Florida judge upholds qui tam suit against particularity challenge

by Ben Vernia | March 4th, 2013

On February 19, Middle District of Florida Judge John Antoon II, writing in U.S. ex rel. Dittman v. Adventist Health System/Sunbelt, Inc., denied the defendant hospital’s motion to dismiss on Fed. R. Civ. P. 9(b). The hospital argued that a new count the relator added after the court denied a previous motion to dismiss was barred because of lack of particularity.

Judge Antoon noted that in his previous order, he had found that the relators – a former coding professional and a former physician with staff privileges – had “set forth a factual basis for their personal knowledge of the events at issue [(the alleged improper use of billing code modifiers, the use of incorrect price file numbers, and false billing for software analysis of mammograms)], and this provides the required ‘indicia of reliability’ of their allegations.”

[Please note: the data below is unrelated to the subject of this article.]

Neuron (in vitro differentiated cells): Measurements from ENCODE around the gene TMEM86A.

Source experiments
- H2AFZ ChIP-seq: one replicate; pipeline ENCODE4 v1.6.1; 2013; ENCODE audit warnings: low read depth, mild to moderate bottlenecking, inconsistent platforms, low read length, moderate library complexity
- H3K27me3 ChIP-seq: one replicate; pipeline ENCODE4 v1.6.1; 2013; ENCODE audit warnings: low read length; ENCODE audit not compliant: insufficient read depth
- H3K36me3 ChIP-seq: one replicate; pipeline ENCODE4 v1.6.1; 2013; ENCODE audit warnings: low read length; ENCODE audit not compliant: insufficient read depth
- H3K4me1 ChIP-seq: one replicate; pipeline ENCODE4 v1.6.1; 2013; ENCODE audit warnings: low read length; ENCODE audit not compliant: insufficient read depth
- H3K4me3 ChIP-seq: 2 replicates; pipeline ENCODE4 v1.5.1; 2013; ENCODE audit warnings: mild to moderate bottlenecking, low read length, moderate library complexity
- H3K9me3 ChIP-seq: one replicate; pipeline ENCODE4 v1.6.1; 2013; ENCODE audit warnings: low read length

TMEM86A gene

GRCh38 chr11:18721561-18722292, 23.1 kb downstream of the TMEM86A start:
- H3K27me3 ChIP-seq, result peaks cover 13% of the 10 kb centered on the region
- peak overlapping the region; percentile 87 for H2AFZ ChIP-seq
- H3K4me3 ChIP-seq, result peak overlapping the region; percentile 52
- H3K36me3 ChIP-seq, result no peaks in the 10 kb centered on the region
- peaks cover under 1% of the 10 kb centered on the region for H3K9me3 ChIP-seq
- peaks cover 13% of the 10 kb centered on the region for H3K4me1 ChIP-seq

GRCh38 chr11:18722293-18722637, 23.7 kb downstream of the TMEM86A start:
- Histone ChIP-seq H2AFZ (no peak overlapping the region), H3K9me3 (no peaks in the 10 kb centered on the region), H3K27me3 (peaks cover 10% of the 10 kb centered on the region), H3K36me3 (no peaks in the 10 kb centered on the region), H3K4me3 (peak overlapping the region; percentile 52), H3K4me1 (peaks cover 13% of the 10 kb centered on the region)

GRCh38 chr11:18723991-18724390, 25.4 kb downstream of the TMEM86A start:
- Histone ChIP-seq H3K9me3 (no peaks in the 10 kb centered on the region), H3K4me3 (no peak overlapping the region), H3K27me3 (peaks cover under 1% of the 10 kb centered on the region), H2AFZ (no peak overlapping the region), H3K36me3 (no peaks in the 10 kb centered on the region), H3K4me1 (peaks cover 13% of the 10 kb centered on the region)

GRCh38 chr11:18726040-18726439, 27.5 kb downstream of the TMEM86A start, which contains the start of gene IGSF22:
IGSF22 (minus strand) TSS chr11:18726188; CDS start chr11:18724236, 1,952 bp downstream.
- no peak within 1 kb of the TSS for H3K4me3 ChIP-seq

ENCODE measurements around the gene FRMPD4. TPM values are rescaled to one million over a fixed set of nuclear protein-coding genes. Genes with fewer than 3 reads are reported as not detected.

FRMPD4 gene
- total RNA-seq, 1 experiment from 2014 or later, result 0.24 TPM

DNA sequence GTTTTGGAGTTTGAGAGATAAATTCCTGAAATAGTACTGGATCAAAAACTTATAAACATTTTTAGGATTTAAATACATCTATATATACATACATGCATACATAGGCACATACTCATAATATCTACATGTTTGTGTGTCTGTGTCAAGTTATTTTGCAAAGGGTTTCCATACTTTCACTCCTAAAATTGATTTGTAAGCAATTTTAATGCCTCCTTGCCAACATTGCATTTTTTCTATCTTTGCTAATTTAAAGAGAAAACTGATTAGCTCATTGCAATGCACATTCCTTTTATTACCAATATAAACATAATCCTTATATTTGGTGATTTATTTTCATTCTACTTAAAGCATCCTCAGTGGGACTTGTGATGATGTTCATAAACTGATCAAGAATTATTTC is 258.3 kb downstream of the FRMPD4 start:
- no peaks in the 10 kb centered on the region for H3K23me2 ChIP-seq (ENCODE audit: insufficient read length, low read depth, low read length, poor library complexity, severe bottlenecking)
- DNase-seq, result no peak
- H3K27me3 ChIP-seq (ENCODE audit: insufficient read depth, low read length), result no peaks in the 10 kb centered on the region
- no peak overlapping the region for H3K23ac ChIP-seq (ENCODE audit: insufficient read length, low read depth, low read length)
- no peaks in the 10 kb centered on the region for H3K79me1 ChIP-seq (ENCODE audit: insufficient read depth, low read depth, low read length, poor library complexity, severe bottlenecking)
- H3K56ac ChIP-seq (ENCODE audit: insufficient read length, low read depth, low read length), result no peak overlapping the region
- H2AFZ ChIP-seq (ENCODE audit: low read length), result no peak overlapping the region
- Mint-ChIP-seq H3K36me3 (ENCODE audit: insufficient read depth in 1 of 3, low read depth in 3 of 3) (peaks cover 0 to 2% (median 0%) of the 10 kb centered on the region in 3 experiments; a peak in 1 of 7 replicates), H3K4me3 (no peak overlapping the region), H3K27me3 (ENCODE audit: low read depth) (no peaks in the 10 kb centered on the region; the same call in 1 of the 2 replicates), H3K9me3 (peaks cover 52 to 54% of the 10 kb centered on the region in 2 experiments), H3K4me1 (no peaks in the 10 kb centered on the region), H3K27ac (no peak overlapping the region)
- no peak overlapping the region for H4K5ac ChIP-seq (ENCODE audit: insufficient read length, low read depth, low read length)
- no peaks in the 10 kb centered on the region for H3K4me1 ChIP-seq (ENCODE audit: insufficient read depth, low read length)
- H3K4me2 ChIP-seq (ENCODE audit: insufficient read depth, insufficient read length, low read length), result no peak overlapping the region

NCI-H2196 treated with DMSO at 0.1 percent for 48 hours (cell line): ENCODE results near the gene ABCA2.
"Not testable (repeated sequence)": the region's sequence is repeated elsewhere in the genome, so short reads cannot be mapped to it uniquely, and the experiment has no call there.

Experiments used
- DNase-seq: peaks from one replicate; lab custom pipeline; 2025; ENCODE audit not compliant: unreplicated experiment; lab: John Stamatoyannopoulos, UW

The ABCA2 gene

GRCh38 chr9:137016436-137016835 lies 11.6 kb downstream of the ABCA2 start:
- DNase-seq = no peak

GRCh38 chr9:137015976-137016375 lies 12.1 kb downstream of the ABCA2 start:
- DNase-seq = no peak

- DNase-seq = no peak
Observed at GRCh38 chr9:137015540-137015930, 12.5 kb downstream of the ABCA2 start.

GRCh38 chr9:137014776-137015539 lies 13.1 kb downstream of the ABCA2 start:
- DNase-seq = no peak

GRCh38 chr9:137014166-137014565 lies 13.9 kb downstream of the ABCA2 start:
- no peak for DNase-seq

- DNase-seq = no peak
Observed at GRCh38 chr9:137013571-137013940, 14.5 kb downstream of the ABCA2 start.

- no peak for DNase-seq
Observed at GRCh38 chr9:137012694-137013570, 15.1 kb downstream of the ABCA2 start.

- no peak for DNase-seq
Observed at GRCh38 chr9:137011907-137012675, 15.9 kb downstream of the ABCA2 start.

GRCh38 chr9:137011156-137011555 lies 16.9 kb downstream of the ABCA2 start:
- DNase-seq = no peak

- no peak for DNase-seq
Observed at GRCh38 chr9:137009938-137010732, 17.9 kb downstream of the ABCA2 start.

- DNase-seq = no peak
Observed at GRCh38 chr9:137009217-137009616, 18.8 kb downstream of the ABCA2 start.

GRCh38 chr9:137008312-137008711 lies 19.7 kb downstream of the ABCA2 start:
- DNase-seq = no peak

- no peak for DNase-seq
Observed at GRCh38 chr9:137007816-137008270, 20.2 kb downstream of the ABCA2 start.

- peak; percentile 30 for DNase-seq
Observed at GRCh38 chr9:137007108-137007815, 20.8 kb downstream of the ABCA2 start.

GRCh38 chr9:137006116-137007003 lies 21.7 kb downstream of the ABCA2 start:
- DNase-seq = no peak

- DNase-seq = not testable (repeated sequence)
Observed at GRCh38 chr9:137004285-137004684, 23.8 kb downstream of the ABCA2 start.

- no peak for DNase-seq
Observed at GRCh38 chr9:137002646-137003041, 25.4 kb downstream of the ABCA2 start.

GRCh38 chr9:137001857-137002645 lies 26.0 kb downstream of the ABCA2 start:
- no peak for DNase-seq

Although the relator’s new allegations concerned improper claims for emergency department services, Judge Antoon once again found that one relator – the former billing specialist – had sufficiently alleged her personal knowledge by virtue of her time in the hospital’s Revenue Management Department, thereby satisfying the “indicia of reliability” standard in the 11th Circuit.

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